If you already have one of these very popular and versatile routers, are in need of a good platform for small-scale network infrastructure, or want to use the WRT as a platform for penetration testing, then “Linksys WRT54G Ultimate Hacking” is a must-have. I read this book cover-to-cover this weekend, in-between moving things around for repairs to our kitchen and bathroom, and was very impressed with the content. In addition to the WRT54G running OpenWRT right now as my home network’s router, I have an untouched WRT54GS Version 3.0 sitting on my shelf right now. After reading this book, I can’t wait to pull it down and try some of the projects.

The form-factor is like any other Syngress book. What Syngress lacks in creative cover design, they make up for in consistency and readability. You can tell what book this is on your shelf from across the room, with the big red “LINKSYS WRT54G” dominating the title on the spine. At a glance, someone might think it’s the manual for the WRT54G, which isn’t far from the truth. After getting rid of the default firmware and going with one of the options from this book, “Linksys WRT54G Ultimate Hacking” should serve as a good manual for future activities. The back cover promises that you will be given access to a PDF version of the book by registering on-line for the Syngress “Solutions” program (free). This will be very useful, and will add to the value of this book for road warriors. At the time of writing this review, Syngress’ website hasn’t been updated to allow members to add this book to their Solutions account, though presumably it will be added soon.

Beyond being a simple how-to on flashing firmware, “Linksys WRT54G Ultimate Hacking” serves to present an entire body of knowledge on Linksys’ routers that the authors (Paul Asadoorian and Larry Pesce) have spent some time bringing together and testing. Most of the information in this book is out there on the Internet already, in various forum posts, mailing lists, wikis, and code repositories. However, unless you can afford to spend the time to sift through it for what’s useful to you, test it out, and work out the bugs, you are much better off getting this book. The authors have also supplied many external sources that the reader can refer to for more information, when things start getting out of the scope of the book.

The authors recognize that there are many different kinds of users that will want to run 3rd-party firmware on their Linksys routers, and helpfully break things down for each type. Everyone, from casual users who simply want a more stable firmware than the default, to (and of interest to this site) penetration testers, will find something useful in this book. More importantly, they can find what they need quickly, since the various user-types and projects are well organized and easy to find in the table of contents. The introduction to wireless security in Chapter 5 is very well written and will bring a lot of readers up to speed on the topic, at least in regard to securing their own networks.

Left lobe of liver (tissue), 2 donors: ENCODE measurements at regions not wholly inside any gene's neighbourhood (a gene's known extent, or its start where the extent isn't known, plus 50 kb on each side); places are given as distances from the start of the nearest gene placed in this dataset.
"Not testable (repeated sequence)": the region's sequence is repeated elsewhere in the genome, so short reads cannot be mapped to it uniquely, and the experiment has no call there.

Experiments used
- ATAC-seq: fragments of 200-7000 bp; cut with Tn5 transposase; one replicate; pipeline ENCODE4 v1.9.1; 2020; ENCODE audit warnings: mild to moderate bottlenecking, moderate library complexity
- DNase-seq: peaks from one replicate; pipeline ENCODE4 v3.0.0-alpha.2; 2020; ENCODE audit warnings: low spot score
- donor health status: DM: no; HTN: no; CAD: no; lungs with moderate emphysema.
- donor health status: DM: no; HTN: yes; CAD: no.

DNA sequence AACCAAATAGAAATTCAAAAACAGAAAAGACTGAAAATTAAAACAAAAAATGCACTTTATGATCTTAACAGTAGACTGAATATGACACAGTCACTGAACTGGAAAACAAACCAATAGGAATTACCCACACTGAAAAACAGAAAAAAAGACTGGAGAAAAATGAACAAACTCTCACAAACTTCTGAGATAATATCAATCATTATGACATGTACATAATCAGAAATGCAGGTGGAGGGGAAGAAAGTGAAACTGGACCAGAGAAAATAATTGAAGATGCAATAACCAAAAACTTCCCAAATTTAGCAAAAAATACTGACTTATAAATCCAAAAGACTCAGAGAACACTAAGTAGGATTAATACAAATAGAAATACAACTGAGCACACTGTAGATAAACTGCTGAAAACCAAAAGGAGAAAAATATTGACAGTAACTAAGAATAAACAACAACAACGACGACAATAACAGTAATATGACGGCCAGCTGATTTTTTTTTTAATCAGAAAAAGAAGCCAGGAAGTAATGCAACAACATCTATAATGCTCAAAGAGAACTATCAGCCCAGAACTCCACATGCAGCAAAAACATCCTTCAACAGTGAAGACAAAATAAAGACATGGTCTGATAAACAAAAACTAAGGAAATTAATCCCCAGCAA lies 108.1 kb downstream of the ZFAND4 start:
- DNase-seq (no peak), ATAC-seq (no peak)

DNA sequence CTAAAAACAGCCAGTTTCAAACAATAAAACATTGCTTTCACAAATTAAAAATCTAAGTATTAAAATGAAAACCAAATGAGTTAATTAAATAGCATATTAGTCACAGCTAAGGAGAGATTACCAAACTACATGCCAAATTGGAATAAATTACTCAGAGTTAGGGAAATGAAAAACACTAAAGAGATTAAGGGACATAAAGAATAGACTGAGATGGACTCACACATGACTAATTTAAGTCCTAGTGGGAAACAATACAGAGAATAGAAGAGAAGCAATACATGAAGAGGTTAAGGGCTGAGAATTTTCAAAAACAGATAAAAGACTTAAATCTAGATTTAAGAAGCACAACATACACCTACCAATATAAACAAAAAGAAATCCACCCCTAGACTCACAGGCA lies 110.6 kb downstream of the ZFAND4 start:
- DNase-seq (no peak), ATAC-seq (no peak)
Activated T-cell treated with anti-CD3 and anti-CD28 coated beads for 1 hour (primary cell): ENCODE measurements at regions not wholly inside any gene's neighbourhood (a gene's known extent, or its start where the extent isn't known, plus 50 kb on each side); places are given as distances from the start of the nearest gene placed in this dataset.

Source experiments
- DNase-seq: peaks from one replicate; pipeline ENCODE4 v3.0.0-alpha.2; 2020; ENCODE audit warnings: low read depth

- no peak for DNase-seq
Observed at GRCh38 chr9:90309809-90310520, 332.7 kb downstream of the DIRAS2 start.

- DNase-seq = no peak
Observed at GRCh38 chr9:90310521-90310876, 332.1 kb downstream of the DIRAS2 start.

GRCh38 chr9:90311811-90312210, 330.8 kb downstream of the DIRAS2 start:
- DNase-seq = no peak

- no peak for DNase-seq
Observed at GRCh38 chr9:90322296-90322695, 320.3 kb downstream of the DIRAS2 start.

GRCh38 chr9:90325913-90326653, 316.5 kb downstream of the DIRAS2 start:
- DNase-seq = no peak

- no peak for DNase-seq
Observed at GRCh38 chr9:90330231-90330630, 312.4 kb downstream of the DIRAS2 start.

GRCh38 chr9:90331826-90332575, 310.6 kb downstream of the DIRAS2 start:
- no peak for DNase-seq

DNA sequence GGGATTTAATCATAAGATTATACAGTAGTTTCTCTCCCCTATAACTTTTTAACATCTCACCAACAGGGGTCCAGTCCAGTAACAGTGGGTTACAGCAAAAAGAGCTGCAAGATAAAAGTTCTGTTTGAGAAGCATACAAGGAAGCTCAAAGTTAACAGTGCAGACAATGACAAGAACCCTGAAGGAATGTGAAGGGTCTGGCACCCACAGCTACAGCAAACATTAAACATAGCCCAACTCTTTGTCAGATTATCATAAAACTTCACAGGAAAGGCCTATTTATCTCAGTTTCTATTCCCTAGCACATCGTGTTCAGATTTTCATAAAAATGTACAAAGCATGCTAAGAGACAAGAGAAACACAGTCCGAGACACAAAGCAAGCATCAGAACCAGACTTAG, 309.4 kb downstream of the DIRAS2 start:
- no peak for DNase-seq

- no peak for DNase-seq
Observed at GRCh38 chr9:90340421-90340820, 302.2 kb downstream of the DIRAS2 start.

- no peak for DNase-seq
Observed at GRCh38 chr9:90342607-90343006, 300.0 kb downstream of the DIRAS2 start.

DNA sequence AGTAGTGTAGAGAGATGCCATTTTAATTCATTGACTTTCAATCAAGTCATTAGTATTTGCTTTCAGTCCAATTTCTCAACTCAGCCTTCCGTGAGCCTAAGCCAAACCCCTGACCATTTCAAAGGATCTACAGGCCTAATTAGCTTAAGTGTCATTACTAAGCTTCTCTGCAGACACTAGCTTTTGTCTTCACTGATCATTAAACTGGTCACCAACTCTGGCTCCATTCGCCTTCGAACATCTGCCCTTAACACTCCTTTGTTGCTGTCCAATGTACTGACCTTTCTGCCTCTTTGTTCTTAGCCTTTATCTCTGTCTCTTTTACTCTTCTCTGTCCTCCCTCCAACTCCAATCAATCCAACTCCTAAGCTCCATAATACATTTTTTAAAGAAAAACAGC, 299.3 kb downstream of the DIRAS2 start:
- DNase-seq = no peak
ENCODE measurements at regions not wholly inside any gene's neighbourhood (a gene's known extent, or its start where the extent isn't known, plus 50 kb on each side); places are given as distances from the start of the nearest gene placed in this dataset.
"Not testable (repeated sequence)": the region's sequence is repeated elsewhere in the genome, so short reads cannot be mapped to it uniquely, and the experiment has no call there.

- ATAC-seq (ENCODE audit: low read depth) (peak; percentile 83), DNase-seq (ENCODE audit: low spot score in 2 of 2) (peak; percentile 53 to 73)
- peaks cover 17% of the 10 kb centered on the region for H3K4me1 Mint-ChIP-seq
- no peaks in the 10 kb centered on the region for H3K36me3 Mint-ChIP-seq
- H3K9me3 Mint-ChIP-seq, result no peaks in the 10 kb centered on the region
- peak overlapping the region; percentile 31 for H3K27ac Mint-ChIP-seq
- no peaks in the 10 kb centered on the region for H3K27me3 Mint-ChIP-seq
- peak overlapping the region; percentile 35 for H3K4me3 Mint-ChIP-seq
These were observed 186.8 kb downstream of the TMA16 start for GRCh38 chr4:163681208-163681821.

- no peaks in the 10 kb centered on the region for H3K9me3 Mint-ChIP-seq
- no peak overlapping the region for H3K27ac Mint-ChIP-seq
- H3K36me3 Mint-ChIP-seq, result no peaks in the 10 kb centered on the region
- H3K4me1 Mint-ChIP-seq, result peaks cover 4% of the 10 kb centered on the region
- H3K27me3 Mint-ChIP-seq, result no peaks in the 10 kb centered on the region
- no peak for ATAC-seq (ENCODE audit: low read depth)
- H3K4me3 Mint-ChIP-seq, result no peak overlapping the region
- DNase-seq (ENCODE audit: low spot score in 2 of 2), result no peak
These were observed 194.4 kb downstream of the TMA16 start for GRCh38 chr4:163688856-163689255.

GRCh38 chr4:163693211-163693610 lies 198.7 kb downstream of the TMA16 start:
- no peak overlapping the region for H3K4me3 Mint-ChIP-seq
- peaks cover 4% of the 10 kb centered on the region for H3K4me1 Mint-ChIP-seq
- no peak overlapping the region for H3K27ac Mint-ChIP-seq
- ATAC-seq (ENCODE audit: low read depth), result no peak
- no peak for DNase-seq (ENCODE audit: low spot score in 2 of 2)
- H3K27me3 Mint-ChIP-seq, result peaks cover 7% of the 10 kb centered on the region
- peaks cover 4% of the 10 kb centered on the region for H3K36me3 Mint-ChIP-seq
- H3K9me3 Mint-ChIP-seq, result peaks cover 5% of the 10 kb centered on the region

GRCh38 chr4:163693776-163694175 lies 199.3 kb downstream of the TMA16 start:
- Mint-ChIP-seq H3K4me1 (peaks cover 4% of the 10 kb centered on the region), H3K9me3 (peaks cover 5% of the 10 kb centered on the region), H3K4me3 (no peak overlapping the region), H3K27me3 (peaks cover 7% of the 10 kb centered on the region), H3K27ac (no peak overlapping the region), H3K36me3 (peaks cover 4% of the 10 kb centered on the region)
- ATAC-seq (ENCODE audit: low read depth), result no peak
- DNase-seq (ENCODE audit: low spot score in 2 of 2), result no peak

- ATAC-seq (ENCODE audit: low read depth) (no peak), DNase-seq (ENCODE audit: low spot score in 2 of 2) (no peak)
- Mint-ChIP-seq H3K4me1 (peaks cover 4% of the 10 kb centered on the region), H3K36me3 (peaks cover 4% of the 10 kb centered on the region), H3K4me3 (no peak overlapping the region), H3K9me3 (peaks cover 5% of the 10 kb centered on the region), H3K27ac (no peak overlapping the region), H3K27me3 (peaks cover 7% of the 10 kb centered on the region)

The projects in the book are very interesting, especially those for penetration testers. I’m very interested in playing with Kismet on the WRT54G, the captive portal software, and using the router to set up VPN connections for remote testing. I may even get brave enough to crack one open and add an SD card slot. Scripts are presented for most projects, and for each, a link is given to the book’s website, where the authors may ensure that they are always available for download. Potential buyers of this book should be aware that some of the projects in the book require a router with a USB port (WRTSL54GS), including the spectrum analysis project discussed on the front cover.

My complaints about this book are small. There appear to be problems with the way some of the screenshots were printed. The ones in question (page 183, for example) are readable, but have a strange dark rectangle to the right that has a stretched version of a portion of the screenshot. Other figures are low resolution, and occasionally have obvious JPEG compression artefacts (such as on page 5). It never keeps the figure from being readable, although perhaps in future editions or books, figures could be created at the appropriate resolution and lossless format.

A chapter was cut from this book, “Chapter 7 – Developing Software for the WRT54G – Tools required, Coding and Testing, Making Packages”, that I believe would have been well-worth the additional space. Being able to develop and build one’s own packages is the logical next step for what is covered in this book, and would have given some insight to how the software used in the book’s projects were put together. This chapter would make an excellent addition to the book’s website, http://wrt54ghacks.com/ (which has potential to be a very good site).